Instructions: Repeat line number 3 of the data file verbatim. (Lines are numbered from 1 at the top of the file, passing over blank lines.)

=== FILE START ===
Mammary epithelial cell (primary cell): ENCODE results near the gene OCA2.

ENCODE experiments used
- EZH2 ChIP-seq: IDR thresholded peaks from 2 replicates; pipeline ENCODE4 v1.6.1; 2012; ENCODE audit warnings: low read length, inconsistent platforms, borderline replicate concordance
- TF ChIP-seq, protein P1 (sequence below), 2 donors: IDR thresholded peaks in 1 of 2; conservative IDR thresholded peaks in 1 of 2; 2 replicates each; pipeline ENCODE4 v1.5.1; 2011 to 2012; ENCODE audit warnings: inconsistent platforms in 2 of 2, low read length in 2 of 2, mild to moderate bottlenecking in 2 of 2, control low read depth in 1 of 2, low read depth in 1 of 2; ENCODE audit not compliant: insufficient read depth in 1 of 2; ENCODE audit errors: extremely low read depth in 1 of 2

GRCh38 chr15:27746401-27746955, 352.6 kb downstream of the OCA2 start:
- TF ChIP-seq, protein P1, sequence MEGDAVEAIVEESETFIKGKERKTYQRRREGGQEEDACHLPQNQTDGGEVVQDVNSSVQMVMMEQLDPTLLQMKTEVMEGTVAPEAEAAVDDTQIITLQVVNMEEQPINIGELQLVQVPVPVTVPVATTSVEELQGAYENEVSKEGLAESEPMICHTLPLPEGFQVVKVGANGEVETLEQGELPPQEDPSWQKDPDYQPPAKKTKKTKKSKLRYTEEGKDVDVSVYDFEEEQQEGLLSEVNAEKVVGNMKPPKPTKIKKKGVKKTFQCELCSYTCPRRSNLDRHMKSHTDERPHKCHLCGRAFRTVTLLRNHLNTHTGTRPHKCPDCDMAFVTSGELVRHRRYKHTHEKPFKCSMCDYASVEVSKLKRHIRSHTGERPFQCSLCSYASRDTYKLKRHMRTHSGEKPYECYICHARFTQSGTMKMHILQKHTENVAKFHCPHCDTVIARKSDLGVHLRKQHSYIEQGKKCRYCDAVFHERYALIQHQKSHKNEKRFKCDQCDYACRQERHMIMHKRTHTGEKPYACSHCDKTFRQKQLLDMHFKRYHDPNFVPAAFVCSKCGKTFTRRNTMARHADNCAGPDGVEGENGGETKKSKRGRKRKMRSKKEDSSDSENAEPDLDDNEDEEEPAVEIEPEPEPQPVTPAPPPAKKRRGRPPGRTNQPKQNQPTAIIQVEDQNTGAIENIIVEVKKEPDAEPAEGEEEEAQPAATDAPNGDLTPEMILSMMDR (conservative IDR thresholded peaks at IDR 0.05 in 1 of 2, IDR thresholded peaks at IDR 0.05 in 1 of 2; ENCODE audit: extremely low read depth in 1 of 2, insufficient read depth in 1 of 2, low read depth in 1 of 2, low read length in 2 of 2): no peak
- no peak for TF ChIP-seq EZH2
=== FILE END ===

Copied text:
- EZH2 ChIP-seq: IDR thresholded peaks from 2 replicates; pipeline ENCODE4 v1.6.1; 2012; ENCODE audit warnings: low read length, inconsistent platforms, borderline replicate concordance